The research focused on 11 patients, all of whom had recurrent pre-cancerous growths (adenomatous polyps) in their bowel.
Six of the patients supplemented their diet with 2 mg folic acid tablets every day for 3 months. The rest were given a dummy or placebo tablet.
To identify if the folate supplements had any noticeable effect, biopsy tissue was taken from inside the rectum, before the trial began, and then at intervals of 4, 12, and 18 weeks.
The researchers were particularly interested in the effect on the crypts - cavities or pits along the lining of the bowel.
Each of these crypts was divided into 5 sections, running from the base to the surface.
The numbers of actively dividing cells, which have the potential to form polyps and become cancerous, were counted in each section.
| Folate reduced number of proliferating cells in the crypts of the bowel lining.
At the start of the trial, there was no difference between the 2 groups.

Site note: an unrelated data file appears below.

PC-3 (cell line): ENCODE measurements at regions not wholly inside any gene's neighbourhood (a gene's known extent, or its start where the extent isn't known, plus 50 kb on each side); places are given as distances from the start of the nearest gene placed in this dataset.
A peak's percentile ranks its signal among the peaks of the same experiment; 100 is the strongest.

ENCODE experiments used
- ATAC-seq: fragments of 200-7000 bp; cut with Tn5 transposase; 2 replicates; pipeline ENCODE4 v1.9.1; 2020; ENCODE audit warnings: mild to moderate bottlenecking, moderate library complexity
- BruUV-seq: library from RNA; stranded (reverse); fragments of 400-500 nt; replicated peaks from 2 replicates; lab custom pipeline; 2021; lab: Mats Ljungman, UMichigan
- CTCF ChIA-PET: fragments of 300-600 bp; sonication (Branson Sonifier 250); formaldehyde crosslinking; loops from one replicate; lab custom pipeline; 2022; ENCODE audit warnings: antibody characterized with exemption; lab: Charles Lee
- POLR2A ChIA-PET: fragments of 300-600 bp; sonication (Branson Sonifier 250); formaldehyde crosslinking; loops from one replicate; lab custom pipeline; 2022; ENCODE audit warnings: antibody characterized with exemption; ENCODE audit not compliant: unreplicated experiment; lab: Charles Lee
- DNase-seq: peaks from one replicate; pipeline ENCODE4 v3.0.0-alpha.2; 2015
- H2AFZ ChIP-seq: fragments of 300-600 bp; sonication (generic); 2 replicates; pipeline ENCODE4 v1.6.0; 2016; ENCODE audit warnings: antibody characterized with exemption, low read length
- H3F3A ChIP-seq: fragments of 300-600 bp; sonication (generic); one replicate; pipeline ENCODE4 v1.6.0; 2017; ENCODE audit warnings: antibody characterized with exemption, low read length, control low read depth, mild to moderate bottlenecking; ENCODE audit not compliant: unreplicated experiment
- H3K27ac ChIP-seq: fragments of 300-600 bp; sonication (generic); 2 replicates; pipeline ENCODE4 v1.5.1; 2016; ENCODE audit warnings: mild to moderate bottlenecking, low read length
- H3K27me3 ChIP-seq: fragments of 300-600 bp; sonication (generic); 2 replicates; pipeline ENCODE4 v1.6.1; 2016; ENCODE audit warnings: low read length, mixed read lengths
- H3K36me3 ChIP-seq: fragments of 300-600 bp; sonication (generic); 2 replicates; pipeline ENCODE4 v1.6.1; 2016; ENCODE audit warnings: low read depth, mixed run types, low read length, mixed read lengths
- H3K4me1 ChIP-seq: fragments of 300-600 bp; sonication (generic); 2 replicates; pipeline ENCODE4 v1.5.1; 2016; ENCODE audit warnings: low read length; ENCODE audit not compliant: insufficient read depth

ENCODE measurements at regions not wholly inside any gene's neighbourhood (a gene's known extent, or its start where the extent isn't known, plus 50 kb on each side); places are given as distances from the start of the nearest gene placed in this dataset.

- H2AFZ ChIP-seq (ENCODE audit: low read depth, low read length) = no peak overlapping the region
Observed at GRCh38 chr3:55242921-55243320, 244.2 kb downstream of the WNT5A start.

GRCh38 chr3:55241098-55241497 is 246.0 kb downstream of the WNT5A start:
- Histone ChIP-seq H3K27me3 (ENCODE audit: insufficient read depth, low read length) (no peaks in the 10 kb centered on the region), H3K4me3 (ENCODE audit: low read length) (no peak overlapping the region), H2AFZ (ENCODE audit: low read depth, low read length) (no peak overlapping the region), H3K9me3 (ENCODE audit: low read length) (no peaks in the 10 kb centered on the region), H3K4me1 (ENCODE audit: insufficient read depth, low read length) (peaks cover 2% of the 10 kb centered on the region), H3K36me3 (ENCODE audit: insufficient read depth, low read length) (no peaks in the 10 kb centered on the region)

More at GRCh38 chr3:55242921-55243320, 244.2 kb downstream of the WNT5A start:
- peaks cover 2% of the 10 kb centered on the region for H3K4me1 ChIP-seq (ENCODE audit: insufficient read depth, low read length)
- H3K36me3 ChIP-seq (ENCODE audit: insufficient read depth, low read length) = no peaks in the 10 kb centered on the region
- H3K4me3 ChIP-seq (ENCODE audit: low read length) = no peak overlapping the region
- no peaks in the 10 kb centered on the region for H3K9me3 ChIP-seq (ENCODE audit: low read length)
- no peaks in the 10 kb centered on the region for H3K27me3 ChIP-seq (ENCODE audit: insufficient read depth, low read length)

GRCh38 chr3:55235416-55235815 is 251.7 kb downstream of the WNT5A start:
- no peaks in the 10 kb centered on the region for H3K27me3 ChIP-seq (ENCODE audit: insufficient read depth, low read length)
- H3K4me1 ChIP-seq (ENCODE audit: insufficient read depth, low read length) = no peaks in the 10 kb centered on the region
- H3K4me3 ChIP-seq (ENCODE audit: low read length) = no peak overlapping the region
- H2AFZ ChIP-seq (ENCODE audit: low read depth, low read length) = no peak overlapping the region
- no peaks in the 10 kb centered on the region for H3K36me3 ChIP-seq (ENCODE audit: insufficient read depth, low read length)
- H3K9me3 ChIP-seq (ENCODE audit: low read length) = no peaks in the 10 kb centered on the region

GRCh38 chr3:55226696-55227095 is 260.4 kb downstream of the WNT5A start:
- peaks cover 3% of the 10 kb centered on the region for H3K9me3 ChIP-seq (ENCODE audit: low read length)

However, over the course of the trial, the number of proliferating cells fell significantly in the crypts of those given the folate supplement.
After supplementation had been discontinued for 6 weeks, the cellular activity started to return to the levels seen before the trial started.
The researchers note that the doses of folic acid given were considerably higher than would be expected in the average daily diet.
Also, in people who are B12 deficient, who have advanced cancer, or who are taking drugs for epilepsy, folate may be harmful.
However, they say their findings suggest that folate supplements may enhance the repair of cellular DNA after it has been damaged, so reducing the risk of cancer in susceptible people.